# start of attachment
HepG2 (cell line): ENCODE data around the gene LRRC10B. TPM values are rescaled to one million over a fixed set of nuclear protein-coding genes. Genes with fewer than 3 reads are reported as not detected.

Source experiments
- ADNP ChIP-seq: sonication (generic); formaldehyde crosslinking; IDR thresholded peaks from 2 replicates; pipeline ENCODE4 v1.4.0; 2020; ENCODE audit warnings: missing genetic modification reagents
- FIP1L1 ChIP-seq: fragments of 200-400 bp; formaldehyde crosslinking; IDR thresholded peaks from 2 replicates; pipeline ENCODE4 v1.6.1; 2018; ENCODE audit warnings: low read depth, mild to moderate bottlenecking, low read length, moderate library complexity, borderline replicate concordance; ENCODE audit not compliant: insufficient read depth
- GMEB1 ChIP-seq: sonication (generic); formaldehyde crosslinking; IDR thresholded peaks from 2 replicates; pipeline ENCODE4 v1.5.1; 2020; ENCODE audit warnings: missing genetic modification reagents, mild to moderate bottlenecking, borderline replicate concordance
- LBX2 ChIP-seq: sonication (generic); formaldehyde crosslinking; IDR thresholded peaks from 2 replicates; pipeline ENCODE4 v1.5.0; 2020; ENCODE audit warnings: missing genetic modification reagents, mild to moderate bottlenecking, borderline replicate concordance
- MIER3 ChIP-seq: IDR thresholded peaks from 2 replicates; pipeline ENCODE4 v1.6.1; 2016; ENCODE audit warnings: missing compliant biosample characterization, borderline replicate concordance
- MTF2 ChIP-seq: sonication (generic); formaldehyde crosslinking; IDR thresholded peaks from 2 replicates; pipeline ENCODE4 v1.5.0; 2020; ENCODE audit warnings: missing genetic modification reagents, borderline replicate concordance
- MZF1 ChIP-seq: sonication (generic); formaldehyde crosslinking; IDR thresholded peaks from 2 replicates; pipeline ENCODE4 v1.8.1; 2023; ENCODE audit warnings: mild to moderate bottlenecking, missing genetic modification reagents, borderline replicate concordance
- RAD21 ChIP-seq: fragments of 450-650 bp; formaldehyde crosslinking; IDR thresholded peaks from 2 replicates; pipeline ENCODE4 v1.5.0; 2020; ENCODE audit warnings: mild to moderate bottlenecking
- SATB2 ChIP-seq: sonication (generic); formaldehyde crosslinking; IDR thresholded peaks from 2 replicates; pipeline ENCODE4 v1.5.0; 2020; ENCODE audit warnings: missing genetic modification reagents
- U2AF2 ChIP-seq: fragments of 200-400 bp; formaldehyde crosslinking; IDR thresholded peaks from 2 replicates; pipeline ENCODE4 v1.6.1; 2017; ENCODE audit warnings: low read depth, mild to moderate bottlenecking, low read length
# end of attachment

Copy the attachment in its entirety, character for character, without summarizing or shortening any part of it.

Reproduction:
HepG2 (cell line): ENCODE data around the gene LRRC10B. TPM values are rescaled to one million over a fixed set of nuclear protein-coding genes. Genes with fewer than 3 reads are reported as not detected.

Source experiments
- ADNP ChIP-seq: sonication (generic); formaldehyde crosslinking; IDR thresholded peaks from 2 replicates; pipeline ENCODE4 v1.4.0; 2020; ENCODE audit warnings: missing genetic modification reagents
- FIP1L1 ChIP-seq: fragments of 200-400 bp; formaldehyde crosslinking; IDR thresholded peaks from 2 replicates; pipeline ENCODE4 v1.6.1; 2018; ENCODE audit warnings: low read depth, mild to moderate bottlenecking, low read length, moderate library complexity, borderline replicate concordance; ENCODE audit not compliant: insufficient read depth
- GMEB1 ChIP-seq: sonication (generic); formaldehyde crosslinking; IDR thresholded peaks from 2 replicates; pipeline ENCODE4 v1.5.1; 2020; ENCODE audit warnings: missing genetic modification reagents, mild to moderate bottlenecking, borderline replicate concordance
- LBX2 ChIP-seq: sonication (generic); formaldehyde crosslinking; IDR thresholded peaks from 2 replicates; pipeline ENCODE4 v1.5.0; 2020; ENCODE audit warnings: missing genetic modification reagents, mild to moderate bottlenecking, borderline replicate concordance
- MIER3 ChIP-seq: IDR thresholded peaks from 2 replicates; pipeline ENCODE4 v1.6.1; 2016; ENCODE audit warnings: missing compliant biosample characterization, borderline replicate concordance
- MTF2 ChIP-seq: sonication (generic); formaldehyde crosslinking; IDR thresholded peaks from 2 replicates; pipeline ENCODE4 v1.5.0; 2020; ENCODE audit warnings: missing genetic modification reagents, borderline replicate concordance
- MZF1 ChIP-seq: sonication (generic); formaldehyde crosslinking; IDR thresholded peaks from 2 replicates; pipeline ENCODE4 v1.8.1; 2023; ENCODE audit warnings: mild to moderate bottlenecking, missing genetic modification reagents, borderline replicate concordance
- RAD21 ChIP-seq: fragments of 450-650 bp; formaldehyde crosslinking; IDR thresholded peaks from 2 replicates; pipeline ENCODE4 v1.5.0; 2020; ENCODE audit warnings: mild to moderate bottlenecking
- SATB2 ChIP-seq: sonication (generic); formaldehyde crosslinking; IDR thresholded peaks from 2 replicates; pipeline ENCODE4 v1.5.0; 2020; ENCODE audit warnings: missing genetic modification reagents
- U2AF2 ChIP-seq: fragments of 200-400 bp; formaldehyde crosslinking; IDR thresholded peaks from 2 replicates; pipeline ENCODE4 v1.6.1; 2017; ENCODE audit warnings: low read depth, mild to moderate bottlenecking, low read length